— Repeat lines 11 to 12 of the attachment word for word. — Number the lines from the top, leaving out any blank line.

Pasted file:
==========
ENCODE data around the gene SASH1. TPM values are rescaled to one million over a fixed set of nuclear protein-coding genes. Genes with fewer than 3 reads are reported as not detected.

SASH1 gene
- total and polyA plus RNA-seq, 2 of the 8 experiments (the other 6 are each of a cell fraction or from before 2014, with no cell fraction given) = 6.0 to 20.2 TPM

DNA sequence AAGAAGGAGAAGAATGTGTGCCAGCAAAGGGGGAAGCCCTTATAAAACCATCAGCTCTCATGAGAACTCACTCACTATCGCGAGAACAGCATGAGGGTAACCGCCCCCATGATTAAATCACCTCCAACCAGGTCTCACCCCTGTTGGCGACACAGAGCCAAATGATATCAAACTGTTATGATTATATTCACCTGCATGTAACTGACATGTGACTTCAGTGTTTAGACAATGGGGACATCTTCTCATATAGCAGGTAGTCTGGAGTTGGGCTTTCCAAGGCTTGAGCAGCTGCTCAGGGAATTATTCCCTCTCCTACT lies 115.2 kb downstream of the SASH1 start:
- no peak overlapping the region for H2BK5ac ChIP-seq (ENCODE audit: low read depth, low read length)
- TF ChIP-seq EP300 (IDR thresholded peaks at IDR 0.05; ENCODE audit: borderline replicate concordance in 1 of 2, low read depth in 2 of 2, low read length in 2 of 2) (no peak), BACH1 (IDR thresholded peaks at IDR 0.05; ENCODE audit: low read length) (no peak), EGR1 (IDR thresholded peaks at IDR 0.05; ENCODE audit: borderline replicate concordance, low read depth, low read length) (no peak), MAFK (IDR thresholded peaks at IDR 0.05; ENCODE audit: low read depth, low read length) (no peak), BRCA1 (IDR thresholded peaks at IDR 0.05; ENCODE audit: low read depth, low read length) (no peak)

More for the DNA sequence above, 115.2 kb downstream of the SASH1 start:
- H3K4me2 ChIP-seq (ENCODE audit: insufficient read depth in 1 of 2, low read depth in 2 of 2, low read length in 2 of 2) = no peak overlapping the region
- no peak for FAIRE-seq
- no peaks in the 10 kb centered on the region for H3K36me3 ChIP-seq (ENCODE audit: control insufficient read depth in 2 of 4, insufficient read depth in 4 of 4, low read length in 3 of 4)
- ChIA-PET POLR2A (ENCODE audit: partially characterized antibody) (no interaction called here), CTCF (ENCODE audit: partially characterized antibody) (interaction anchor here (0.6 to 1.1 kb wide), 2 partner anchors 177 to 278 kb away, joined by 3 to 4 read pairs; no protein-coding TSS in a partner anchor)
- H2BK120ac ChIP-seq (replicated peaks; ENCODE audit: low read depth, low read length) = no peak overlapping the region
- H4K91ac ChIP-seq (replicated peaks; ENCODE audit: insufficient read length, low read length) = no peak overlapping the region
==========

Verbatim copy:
- ChIA-PET POLR2A (ENCODE audit: partially characterized antibody) (no interaction called here), CTCF (ENCODE audit: partially characterized antibody) (interaction anchor here (0.6 to 1.1 kb wide), 2 partner anchors 177 to 278 kb away, joined by 3 to 4 read pairs; no protein-coding TSS in a partner anchor)
- H2BK120ac ChIP-seq (replicated peaks; ENCODE audit: low read depth, low read length) = no peak overlapping the region